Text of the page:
The music industry is riding the wave of change right now — and the creator economy is following suit.

Indify's founders bypass the gatekeepers and open the way for more artists to make a living from their music. They're encouraging musicians to think like entrepreneurs rather than talents. To build a business and think long-term instead of from album to album.

Creator economy sidesteps traditional sentinels

Creators are also looking for new ways to grow — and there’s a support network springing up to service these entrepreneurs.

Pietra bypasses the conventional road to product development by directly connecting creators and manufacturers.

Animal Capital encourages creator investments.

Companies like Creative Juice, Stir & Karat aim to provide an RBF underwriting model by building a financial service platform for creators.

Jellysmack is building a three-month accelerator program — similar to startup incubators — to empower early-stage video creators.  

And there are countless companies busily building products, platforms and more to service and grow the creator economy.

So, what can creators learn from the music industry's journey?

To make a sustainable, flexible living from their work, musicians and creators need to realize that they are founders as well as artists.

If they want to avoid the traditional route, they need to think like entrepreneurs. That means looking long term, growing their audiences and building a brand.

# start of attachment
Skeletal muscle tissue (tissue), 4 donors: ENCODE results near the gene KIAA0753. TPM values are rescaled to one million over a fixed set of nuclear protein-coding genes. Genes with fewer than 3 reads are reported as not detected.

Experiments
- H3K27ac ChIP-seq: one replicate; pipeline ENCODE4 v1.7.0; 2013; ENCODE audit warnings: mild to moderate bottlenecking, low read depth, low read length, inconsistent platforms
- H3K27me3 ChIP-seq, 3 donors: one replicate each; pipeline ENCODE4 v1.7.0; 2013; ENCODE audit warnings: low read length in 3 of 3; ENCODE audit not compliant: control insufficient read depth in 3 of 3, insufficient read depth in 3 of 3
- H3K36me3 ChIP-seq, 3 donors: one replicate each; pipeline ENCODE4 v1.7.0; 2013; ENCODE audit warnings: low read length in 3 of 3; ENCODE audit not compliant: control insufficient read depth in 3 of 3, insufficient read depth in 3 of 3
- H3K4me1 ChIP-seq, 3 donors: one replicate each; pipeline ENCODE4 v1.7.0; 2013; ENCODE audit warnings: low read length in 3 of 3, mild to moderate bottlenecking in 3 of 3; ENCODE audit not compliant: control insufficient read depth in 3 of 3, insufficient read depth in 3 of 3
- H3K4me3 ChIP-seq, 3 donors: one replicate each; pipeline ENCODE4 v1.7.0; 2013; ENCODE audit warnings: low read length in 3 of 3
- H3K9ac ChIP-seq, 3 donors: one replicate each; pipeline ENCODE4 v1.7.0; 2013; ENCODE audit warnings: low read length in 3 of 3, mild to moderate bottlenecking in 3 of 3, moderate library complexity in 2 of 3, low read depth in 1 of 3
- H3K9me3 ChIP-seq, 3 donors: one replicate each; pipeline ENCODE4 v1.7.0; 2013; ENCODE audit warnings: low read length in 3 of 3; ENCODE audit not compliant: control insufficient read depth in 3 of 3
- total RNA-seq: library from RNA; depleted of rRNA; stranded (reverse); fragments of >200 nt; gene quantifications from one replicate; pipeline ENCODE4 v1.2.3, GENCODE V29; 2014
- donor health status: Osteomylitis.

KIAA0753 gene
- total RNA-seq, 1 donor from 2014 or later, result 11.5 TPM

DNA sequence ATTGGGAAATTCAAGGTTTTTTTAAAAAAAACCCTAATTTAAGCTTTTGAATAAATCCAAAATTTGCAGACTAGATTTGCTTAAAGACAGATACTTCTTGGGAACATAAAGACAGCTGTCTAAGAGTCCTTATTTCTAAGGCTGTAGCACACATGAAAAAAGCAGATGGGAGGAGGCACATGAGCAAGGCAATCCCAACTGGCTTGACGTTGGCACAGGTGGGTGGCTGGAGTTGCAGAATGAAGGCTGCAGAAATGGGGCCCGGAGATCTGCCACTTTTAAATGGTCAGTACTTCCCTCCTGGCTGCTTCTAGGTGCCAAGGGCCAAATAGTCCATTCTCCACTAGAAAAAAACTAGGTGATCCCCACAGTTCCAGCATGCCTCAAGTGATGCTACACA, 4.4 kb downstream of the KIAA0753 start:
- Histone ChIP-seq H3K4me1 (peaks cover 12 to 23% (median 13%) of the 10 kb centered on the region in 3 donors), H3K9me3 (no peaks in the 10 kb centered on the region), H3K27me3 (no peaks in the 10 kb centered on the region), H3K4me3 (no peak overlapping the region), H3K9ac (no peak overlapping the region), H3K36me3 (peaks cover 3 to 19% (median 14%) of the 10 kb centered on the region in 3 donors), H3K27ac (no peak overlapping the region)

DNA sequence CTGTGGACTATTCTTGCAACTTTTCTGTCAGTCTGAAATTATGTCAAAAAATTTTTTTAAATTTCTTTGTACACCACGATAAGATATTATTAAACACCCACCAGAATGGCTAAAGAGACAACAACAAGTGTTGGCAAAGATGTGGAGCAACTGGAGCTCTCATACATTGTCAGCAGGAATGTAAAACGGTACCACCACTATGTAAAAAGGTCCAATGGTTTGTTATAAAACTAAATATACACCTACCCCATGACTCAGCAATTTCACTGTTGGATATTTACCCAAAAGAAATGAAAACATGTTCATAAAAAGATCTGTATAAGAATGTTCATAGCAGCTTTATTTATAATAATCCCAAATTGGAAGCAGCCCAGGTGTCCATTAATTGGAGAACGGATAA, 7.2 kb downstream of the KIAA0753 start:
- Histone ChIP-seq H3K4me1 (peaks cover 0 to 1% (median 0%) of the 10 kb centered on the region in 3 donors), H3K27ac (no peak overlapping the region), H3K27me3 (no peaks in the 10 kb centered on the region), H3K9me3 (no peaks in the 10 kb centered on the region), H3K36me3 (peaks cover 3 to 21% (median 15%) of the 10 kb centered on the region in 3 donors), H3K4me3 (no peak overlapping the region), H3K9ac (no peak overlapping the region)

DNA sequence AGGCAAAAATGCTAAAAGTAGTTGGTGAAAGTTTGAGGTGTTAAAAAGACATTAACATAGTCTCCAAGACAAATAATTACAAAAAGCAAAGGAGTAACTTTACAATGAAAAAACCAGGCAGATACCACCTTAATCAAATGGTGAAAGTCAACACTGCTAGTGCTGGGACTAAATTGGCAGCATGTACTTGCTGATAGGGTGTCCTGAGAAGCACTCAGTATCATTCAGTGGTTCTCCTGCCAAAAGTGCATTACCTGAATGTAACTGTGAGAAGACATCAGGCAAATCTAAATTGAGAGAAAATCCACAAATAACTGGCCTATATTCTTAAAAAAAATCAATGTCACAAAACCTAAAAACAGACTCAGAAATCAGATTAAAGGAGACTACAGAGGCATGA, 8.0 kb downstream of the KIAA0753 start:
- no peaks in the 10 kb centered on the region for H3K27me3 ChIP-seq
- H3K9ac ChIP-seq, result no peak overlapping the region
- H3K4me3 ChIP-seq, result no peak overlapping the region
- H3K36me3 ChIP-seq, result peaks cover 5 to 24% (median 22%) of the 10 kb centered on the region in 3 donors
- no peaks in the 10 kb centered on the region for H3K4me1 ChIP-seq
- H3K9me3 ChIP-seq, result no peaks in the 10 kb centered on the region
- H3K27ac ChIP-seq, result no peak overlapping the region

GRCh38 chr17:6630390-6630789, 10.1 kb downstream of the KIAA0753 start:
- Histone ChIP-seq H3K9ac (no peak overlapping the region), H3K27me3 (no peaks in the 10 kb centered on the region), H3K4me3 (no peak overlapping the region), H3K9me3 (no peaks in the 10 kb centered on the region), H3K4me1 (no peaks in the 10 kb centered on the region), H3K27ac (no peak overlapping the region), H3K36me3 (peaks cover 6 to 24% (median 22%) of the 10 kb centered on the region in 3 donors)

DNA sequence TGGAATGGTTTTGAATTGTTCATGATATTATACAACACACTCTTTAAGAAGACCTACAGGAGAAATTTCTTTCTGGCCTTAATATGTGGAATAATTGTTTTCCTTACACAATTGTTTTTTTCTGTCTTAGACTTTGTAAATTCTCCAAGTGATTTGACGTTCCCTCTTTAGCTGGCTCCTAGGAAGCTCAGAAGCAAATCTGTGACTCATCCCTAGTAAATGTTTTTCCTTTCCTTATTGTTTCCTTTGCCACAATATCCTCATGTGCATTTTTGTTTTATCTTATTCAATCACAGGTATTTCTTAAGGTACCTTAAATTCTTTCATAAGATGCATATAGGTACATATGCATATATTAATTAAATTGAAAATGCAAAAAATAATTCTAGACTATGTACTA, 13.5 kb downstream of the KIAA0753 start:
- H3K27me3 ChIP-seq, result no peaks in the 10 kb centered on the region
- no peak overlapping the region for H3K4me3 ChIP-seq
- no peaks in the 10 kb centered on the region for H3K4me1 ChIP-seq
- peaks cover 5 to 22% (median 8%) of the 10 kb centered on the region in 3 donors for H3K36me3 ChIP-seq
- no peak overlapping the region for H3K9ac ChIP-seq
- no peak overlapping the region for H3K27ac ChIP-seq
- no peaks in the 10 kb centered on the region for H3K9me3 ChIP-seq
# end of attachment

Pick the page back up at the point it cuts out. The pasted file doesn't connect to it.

"The Creator Economy is really just a lot of small businesses and big businesses growing and joining. And I think music is definitely a part of it, and people need to see it as such."

In 2021 any artist can upload their music to platforms and make an income without signing to an institution. They don't even need a studio — the tools are right there on their phones.

Similarly, creators upload to YouTube and TikTok from their bedrooms. They send podcasts into the world from homemade soundproof closets and post on Instagram from beaches and mountain tops.

It seems that the creative industry has changed more in the last ten years, maybe than ever before.

And what you're going to see, I think, in the next five years is, like Connor said, fewer megastars and a lot of more meaningful, independent, high earning artists that I think are going to be building businesses from their bedrooms all over the world. — Shav Garg

The creator economy is poised on the brink of its own tsunami. Who will join the wave?